CHICAGO: Annissa Essaibi George, the only Tunisian American to hold public office in the US as a member of Boston’s City Council, won enough votes Tuesday night to qualify for a run-off election for mayor on Nov. 2.
Boston has elected only men to the powerful city executive office since 1630, but this year saw a candidate surge of women of color and ethnic diversity in the special election. Former mayor, Marty Walsh, resigned last March after he was appointed to serve as US Secretary of Labor under US President Joe Biden, creating the Boston vacancy.
More than 65 percent of Boston’s population identifies as “people of color,” and the four leading candidates to succeed Walsh are women who are serving as members of the 11-member Boston City Council.
City Council President Kim Janey was named as the interim mayor in March and a special election was held Tuesday. Seven candidates filed including Janey, George, Michelle Wu, and Andrea Campbell, who are all members of the Boston City Council. Robert Cappucci, Jon Santiago, and Richard Spagnuolo were among the other mayoral candidates.
“Bostonians deserve results, real change, and real progress. I will be the teacher and the mother and the mayor to get it done,” George said Tuesday night.
During an appearance on the Ray Hanania Radio Show, sponsored by Arab News, George applauded the rise of women candidates in Boston’s political leadership.
“You want the women in office because that is important — representation in office,” said George, who has taught economics, business management, and health and human services to juniors and seniors at East Boston High School for the past two decades.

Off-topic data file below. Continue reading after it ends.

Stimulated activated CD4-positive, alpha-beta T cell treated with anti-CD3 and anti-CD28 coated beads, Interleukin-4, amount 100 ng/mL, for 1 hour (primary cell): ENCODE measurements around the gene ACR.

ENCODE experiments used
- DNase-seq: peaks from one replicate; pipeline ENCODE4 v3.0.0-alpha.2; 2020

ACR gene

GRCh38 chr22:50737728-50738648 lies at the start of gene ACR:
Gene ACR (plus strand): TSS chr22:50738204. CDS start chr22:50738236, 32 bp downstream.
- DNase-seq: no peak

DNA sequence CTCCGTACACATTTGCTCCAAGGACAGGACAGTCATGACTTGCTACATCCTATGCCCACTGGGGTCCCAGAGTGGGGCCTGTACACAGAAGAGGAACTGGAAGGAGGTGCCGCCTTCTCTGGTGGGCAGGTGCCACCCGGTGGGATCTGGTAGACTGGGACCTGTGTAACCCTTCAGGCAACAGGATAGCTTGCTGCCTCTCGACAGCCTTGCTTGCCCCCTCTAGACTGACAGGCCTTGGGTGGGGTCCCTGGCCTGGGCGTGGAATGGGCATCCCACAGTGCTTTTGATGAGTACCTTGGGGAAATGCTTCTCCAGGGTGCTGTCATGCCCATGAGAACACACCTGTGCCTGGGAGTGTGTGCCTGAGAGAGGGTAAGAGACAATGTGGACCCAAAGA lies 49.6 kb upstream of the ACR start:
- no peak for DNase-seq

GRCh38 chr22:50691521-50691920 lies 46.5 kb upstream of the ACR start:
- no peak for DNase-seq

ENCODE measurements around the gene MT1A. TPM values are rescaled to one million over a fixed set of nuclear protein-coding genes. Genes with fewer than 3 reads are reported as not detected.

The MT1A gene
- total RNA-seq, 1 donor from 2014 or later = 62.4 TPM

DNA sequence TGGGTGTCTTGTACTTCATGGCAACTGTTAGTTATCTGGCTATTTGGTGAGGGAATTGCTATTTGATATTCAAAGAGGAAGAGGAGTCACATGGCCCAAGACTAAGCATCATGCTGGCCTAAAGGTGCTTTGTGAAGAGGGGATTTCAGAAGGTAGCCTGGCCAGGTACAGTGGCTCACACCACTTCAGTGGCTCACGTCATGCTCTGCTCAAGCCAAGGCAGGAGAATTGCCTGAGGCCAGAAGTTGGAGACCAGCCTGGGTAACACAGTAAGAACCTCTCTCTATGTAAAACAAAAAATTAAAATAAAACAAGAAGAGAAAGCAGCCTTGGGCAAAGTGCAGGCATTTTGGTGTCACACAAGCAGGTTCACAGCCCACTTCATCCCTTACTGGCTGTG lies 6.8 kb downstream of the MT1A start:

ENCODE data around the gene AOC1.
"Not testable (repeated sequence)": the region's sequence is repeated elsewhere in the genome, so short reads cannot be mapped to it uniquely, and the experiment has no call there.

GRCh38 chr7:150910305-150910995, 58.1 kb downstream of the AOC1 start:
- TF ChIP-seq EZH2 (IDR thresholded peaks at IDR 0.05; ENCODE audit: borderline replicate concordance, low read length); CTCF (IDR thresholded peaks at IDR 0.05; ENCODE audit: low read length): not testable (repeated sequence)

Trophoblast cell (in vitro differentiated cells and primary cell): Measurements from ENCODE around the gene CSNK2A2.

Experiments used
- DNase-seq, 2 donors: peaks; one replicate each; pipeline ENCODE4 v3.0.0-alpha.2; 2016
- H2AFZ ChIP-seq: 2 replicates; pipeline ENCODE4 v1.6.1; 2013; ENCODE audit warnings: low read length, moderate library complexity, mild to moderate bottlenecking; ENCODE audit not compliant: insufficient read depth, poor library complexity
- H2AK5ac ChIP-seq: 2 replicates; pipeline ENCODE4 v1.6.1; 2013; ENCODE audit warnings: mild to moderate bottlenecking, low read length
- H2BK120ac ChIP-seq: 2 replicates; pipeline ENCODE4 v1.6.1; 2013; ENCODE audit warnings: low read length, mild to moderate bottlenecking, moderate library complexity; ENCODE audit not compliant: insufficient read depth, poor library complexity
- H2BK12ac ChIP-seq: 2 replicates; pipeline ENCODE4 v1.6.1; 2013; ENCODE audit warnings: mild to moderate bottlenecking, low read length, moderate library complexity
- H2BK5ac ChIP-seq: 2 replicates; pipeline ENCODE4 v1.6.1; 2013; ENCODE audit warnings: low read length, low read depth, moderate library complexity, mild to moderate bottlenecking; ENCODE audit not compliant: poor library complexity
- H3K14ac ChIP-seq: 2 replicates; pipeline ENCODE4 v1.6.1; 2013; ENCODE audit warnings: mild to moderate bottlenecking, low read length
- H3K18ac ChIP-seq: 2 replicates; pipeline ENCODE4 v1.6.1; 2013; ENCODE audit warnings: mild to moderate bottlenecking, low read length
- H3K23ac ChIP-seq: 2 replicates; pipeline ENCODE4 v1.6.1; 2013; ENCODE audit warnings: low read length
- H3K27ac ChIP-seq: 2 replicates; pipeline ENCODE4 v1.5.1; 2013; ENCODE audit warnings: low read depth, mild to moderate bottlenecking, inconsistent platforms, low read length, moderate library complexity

“But you want the right women in office. You want the women that have the skill-set and experience to lead and I believe that is me. I think the voters of Boston, the residents of Boston see that as well and that is why I have done so well in the polls.”
Wu, who took first place in the non-partisan primary election, thanked her supporters and said she is ready for the Nov. 2 run-off.
“Thank you, Boston,” Wu said on election night.
“Today, you turned out on the doors, on the phones, on the streets, and at the polls to make your voices heard. This is about delivering bold change, realizing just how much our challenges and dreams are intertwined. I could not be more grateful for your support.”
Unofficial vote totals released by the city’s election board showed Wu received 33.6 percent (35,888 votes) while George finished second at 22.48 percent (24,186 votes). Campbell secured 19.72 percent (21,221 votes) and was third after a total of 107,498 votes were cast.
George’s late father, Ezzedine, immigrated to the US from Tunisia in 1972 and her mother, Barbara, was born in a displaced persons’ camp in Germany of Polish parents. Her parents met while studying in Paris.
George told Arab News during an interview last week this election season marked a critical moment for Boston not just in terms of electing its first woman mayor, but also possibly electing its first Arab American mayor, too.
George was first elected as city councilor-at-large in November 2015. Like Wu, George ran as a citywide delegate-at-large to the Boston City Council giving them both stronger citywide voter recognition.